Getting the current selection from an Explorer window

Today's Little Program prints the current selection in all open Explorer windows. (This is an alternative to the C++ version that involves a ridiculous amount of typing.)

var shellWindows = new ActiveXObject("Shell.Application").Windows();
for (var i = 0; i < shellWindows.Count; i++) {
 var w = shellWindows.Item(i);
 var sel = w.Document.SelectedItems();
 for (var j = 0; j < sel.Count; j++) {
  var item = sel.Item(j);

I have no idea why you would want to do this, but there you have it. (If you want the focused item rather than the selection, then get the Focused­Item property.)

Okay, maybe you can use this as a quick-and-dirty way to get the parsing name for a shell item: Open an Explorer window, select the item you are interested in, then run the script to see what gets printed out as the Path.

Comments (8)
  1. Dave Bacher says:

    I can think of one time I've seen this used effectively, but I can't remember what app it was.  It was some file management tool, maybe an archiver or a backup program I'm drawing a blank but it was some file management tool.  But it's assumption was that if you had Explorer open on a folder, that you might be wanting to act on that same folder.  So it showed the system libraries first, then pinned folders, then folders that were open in explorer, then finally the normal system tree.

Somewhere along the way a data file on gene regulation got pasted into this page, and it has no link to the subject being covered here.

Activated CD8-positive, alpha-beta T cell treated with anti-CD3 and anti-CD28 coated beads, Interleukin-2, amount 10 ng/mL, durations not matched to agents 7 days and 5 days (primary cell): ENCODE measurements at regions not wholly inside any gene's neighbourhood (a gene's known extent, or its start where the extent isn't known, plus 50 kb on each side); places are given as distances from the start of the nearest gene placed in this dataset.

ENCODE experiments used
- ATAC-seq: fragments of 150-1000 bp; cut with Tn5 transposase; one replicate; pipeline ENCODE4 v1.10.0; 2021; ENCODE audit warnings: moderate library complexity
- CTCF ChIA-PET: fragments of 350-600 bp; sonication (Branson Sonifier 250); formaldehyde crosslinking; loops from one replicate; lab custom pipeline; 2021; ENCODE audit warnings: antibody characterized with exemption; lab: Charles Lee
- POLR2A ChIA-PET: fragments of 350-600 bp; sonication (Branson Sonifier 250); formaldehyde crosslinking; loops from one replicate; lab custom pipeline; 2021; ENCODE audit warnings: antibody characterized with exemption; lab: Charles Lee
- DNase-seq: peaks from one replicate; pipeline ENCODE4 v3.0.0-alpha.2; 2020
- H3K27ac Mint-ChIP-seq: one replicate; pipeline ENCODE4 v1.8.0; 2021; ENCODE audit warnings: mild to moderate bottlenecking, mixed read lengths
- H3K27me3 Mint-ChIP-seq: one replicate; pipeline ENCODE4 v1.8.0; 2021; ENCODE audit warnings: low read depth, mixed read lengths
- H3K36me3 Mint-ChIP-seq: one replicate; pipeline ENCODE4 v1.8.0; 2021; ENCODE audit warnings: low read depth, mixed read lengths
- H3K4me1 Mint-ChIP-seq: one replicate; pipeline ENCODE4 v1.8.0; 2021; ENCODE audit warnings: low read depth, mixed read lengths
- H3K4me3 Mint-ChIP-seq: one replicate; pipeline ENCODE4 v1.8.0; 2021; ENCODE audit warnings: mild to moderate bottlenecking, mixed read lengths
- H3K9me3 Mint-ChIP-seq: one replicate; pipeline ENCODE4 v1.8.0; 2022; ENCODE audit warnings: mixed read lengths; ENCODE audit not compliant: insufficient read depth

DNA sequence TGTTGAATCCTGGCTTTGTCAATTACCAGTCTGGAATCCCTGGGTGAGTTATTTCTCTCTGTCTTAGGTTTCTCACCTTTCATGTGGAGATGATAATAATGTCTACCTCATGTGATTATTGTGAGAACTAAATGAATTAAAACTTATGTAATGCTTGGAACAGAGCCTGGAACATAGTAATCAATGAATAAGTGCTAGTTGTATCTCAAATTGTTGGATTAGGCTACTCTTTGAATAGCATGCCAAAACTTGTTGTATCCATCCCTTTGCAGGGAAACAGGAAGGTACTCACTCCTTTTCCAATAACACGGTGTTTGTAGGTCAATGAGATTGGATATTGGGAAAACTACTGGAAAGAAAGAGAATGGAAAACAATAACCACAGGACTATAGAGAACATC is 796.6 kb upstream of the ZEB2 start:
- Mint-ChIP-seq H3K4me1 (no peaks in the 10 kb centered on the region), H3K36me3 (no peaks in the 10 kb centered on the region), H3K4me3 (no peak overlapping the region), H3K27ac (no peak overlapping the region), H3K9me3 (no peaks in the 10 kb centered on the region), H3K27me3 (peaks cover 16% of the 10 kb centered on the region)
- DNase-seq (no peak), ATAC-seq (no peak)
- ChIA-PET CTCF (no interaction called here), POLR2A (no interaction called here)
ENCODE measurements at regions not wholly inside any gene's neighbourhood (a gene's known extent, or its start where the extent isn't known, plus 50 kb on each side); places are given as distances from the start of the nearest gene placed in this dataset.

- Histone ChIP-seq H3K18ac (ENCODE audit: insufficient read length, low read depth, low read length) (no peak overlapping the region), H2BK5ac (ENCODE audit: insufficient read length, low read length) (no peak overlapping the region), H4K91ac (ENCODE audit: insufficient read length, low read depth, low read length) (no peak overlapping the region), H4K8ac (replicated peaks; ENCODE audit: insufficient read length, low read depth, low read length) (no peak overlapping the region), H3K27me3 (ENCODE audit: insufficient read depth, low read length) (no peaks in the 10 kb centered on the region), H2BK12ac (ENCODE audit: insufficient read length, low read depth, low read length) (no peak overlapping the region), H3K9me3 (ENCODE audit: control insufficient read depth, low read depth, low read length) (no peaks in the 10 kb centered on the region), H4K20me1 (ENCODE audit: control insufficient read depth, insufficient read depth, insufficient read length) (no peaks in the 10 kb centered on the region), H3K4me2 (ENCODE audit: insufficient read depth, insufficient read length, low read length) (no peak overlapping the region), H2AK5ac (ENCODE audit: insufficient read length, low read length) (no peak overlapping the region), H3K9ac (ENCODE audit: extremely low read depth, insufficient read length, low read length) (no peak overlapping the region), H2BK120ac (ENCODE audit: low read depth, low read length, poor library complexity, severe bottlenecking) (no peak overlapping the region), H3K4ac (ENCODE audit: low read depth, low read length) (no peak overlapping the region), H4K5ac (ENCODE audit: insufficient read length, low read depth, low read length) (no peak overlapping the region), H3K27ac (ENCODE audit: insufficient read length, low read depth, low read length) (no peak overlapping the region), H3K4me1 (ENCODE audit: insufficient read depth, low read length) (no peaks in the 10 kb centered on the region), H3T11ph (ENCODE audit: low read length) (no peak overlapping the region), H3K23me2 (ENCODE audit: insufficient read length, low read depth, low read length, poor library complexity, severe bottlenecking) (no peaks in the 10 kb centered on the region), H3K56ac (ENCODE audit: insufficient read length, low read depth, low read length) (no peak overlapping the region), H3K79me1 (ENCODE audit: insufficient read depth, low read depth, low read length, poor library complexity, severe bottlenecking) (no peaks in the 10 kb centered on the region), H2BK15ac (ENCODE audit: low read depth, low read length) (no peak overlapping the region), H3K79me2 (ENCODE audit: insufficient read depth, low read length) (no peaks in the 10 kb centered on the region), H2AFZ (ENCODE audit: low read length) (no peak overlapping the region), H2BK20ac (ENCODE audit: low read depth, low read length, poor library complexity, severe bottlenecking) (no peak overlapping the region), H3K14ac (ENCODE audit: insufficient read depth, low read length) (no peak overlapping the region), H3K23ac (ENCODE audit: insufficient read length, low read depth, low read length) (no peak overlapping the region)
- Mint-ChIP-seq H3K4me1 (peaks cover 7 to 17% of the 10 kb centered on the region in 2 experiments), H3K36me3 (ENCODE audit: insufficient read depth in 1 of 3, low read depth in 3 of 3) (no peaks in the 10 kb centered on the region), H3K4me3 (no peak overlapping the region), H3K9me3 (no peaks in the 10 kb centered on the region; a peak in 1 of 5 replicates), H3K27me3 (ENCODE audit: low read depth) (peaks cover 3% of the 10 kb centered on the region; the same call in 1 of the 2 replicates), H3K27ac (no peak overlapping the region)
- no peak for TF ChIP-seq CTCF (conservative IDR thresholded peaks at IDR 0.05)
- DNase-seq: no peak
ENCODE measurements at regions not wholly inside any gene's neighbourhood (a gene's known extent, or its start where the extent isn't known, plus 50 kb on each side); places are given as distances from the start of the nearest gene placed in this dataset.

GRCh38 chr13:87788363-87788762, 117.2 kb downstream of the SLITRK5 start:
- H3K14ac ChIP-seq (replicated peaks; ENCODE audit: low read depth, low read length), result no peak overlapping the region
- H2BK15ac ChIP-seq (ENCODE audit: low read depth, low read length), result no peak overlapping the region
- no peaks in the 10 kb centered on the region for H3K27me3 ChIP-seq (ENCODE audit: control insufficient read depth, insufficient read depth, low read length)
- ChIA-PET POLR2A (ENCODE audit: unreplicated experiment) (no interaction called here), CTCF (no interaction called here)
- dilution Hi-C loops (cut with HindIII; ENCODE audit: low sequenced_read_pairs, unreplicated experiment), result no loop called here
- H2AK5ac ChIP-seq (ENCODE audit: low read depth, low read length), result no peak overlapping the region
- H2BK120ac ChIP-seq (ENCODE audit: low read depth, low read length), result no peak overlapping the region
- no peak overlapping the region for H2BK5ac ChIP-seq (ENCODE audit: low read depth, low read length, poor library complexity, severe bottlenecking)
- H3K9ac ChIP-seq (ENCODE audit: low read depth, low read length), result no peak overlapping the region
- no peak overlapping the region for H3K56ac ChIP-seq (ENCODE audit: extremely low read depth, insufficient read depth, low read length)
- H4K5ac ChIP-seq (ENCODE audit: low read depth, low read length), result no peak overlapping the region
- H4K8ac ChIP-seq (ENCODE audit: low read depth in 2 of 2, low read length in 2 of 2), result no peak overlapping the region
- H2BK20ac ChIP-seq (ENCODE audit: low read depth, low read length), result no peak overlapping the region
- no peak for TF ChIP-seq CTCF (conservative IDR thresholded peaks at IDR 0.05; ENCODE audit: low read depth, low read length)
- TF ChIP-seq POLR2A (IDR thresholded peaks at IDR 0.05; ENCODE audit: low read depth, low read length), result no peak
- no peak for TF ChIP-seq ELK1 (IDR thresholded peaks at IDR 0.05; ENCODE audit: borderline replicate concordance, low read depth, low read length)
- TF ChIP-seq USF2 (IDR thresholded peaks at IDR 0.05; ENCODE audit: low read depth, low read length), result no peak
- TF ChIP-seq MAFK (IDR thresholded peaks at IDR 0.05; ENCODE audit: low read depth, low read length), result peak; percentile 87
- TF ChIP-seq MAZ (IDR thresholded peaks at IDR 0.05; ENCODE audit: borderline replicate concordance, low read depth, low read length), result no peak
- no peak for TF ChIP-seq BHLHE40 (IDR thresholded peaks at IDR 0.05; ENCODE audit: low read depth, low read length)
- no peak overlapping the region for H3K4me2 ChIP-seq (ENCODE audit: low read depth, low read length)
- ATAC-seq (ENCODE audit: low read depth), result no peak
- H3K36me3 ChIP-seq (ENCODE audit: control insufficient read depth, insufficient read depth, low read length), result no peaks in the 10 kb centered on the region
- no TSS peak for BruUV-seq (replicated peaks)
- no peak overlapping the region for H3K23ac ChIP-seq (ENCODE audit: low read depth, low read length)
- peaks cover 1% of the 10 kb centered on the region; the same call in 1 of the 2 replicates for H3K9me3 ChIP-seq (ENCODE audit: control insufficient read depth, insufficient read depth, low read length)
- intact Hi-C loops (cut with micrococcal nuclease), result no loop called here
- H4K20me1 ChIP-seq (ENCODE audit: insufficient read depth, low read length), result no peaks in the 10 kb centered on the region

Again, I don't recall what app it was off the top of my head — just that I saw it and said "oh, that's a pretty good idea."

  2. Steve Clark says:

    I did something similar to insert hyperlinks to files in emails.  Basically you clicked a button in the Outlook email editor, a window popped up listing each file selected in all the open Explorer windows, you clicked the one you wanted and it inserted the hyperlink.  Very useful indeed.  And all done in VBA.

  3. says:

    How would it interact with "spawn folder windows in separate processes" checkbox ?

    [What is the "it" you're referring to? The script works just fine. -Raymond]
  4. Ganesh says:

    Is this JScript or WScript? If I run it with a .vbs extension, it does not work.

    [Presumably you know how to program in VB. Is this a valid VB program? -Raymond]
  5. Jeroen says:

    This script doesn't work very well. new ActiveXObject("Shell.Application").Windows() also returns embedded Internet Explorer windows and they don't have a SelectedItems() property on their Document. It also breaks if you have an Explorer "Computer" window open with a "Class doesn't support Automation" error.

    [Fixing the IE issue is left as an exercise. Remember, Little Programs come with little to no error checking. (And I cannot reproduce the problem with "Computer". I get the selected item just fine.) -Raymond]
  6. Ganesh says:

    Sorry Raymond, I am weak in scripting. I work with VC++ and C#. I assumed since the script uses WScript object, it needs to be run as a file with .vbs extension. And I don't think its a valid VB6 program.

    [WScript supports many scripting languages, not just VB. -Raymond]
  7. Ganesh says:

    Read the post but still could not figure out what extension to use :). Tried wsf but did not help. Seems that the first three lines are js and next few are vbs. Or may be not.

  8. Ben Voigt [Visual C++ MVP] says:

    @Ganesh: Given that every line contains either a semicolon or curly brace, you know that it's a C-syntax language.  The var keyword rules out C++.  Looks like it would be valid Javascript or C# (as a snippet of a large program — C# doesn't allow executable statements at file scope).

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